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Guest Column - September 2012

Aquatics

Step Into Swim: Getting Everyone Into the Pool

By The National Swimming Pool Foundation


The Problem

  • Physical inactivity, obesity and an aging society are driving up healthcare and insurance costs. These epidemics continue to grow at an alarming rate.
  • About 3,800 drowning deaths (almost 700 in pools), 5,700 emergency department-treated injuries (over 3,300 in pools), and hundreds of civil suits occur every year.
  • About half of Americans have a fear of swimming pools.

The Solution?

Physical inactivity and obesity will continue to drive up healthcare costs as baby boomers pass 65 years of age and childhood obesity continues to increase. To stabilize and reverse these crippling trends, government and the private sector will have to invest to increase physical activity. Aquatic activity is ideal for sedentary, obese and older populations. Yet, about half of Americans either fear deep water or cannot swim. Because so many cannot swim, aquatic activities that improve health and longevity are lost to approximately 100 million Americans-and those they influence. This aversion to water also places large populations at risk of drowning.

Fortunately, many extraordinary, financially-sustainable organizations have exceptional programs to attract and teach millions of people to learn to swim. In addition, one of the leading "aspirational activities" for all ages is to swim for exercise. It is tragic that so many people who aspire to be swimmers are not swimmers-yet.

Pool, spa and aquatic businesses, associations, health-focused organizations and government must commit to supporting organizations that teach people to swim. More swimmers will result in a healthier society, fewer drownings and reduced healthcare costs, with an increased number of people engaged in a healthy spectrum of aquatic activities.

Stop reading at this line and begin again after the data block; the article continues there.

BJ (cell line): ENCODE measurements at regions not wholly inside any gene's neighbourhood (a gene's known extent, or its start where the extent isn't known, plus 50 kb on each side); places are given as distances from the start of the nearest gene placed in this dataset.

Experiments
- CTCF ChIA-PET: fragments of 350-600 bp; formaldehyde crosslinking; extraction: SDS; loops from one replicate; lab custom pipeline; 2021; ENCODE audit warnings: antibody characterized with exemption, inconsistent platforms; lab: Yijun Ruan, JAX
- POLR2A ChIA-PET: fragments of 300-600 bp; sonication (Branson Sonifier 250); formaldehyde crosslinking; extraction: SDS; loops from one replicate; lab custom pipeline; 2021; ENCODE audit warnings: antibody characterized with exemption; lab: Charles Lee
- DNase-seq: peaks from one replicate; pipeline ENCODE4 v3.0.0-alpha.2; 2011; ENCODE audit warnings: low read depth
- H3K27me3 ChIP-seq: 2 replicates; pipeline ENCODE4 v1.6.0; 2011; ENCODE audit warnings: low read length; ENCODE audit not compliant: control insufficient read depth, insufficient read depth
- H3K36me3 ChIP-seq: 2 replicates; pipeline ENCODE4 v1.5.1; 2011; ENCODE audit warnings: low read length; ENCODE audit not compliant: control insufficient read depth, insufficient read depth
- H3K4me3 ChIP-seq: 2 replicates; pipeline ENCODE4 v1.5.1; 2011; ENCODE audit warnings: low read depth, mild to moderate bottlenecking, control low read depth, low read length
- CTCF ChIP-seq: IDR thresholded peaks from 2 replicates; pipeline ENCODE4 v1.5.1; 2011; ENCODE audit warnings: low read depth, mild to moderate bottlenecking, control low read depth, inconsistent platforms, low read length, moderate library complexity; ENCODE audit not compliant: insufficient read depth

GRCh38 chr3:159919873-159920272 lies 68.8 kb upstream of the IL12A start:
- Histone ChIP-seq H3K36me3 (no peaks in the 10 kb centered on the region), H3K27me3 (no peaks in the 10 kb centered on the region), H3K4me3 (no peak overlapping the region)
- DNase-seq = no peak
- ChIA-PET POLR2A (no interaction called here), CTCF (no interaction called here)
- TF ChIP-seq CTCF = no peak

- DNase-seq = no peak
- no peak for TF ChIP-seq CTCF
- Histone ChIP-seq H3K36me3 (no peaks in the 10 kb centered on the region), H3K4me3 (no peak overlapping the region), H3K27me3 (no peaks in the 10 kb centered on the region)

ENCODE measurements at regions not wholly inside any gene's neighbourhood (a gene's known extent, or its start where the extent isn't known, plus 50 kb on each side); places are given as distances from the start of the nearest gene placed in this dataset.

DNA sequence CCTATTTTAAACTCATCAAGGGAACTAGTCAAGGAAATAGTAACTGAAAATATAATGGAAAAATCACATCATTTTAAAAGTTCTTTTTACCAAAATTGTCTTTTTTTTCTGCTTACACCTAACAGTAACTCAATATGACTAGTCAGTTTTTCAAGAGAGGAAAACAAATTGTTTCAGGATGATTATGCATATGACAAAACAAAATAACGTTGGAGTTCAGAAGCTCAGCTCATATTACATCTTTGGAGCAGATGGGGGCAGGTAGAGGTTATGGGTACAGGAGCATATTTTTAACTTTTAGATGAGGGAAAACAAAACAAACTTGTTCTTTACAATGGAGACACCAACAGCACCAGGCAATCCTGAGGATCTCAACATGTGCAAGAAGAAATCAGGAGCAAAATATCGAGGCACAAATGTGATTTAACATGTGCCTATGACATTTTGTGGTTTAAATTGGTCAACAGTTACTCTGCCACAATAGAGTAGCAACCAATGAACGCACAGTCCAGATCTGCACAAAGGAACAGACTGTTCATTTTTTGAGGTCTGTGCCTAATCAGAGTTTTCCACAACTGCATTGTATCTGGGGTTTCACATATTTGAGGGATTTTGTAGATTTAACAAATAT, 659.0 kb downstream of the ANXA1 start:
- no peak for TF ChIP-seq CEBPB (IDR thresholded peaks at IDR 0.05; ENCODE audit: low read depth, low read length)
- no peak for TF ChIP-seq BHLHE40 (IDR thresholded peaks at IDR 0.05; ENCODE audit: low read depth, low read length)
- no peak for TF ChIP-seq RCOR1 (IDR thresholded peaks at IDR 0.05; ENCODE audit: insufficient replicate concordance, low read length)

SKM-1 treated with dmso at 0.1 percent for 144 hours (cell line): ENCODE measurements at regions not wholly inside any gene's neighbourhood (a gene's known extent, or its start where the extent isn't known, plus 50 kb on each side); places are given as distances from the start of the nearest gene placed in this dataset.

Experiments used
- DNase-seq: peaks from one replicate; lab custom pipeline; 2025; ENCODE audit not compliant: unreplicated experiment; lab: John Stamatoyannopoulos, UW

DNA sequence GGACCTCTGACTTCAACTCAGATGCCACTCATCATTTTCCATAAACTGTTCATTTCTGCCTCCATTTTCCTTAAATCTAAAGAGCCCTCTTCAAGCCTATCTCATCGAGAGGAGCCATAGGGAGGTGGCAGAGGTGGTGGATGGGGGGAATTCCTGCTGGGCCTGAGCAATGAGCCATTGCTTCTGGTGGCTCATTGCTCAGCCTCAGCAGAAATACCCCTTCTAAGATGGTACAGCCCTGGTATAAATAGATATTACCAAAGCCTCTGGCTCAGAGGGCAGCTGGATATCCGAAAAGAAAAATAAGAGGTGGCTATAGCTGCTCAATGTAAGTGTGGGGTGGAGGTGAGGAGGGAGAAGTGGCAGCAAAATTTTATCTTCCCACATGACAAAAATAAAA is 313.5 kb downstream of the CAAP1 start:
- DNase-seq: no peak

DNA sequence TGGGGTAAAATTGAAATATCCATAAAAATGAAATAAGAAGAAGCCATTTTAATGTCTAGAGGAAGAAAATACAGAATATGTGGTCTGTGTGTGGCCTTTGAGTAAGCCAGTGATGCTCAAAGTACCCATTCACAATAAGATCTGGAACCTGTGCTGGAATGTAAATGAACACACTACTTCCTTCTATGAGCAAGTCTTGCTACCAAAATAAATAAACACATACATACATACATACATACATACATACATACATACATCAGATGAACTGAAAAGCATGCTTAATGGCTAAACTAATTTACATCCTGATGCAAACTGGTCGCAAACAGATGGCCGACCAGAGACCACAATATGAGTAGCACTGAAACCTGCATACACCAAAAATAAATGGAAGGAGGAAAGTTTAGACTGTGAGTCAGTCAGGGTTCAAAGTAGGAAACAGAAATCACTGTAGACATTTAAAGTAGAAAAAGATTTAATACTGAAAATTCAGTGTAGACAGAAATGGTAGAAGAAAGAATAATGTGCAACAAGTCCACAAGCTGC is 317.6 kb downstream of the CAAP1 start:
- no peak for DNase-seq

Inactive & Aging Society

Inactivity among Americans has resulted in catastrophic increases in obesity. Coupled with an aging society, the health consequences and associated costs are skyrocketing. Water's buoyancy reduces stress on joints, risk of falls and injuries. Water's mass increases cardiac and respiratory exercise, making aquatic activity ideal for historically sedentary and aging populations.

The 2008 Physical Activity Guidelines for Americans from the U.S. Department of Health and Human Services recommends that adults avoid inactivity. Some physical activity is better than none, and adults who participate in any amount of activity gain some health benefits. For substantial health benefits, the Guidelines recommend that adults perform at least 150 minutes a week of moderate-intensity aerobic physical activity, 75 minutes a week of vigorous-intensity aerobic physical activity, or an equivalent combination of moderate and vigorous activity. Children and adolescents should perform 60 minutes or more of physical activity each day.

Overall, approximately one in three American men and nearly 40 percent of women report no leisure-time physical activity. However, there are definite race/ethnic differences, ranging from 30 to 33 percent in non-Hispanic whites and Asians to nearly 50 percent among non-Hispanic African Americans, Hispanic or Latino Americans.

In 2011, only about 45 percent of Americans overall met the aerobic guidelines. However, prevalence ranges from about 65 percent in 18-to-24-year-old men to little more than 20 percent in 75-plus-year-old women. U.S. Census data indicates that the number of people over 65 years of age will increase by more than 23 million (from 40.2 to 63.9 million) from 2010 to 2025. The percentage of adults who met the activity guidelines decreased with age. These groups are ideal candidates to remain active, although most forms of activity-other than aquatic activity-are less suitable for these age groups.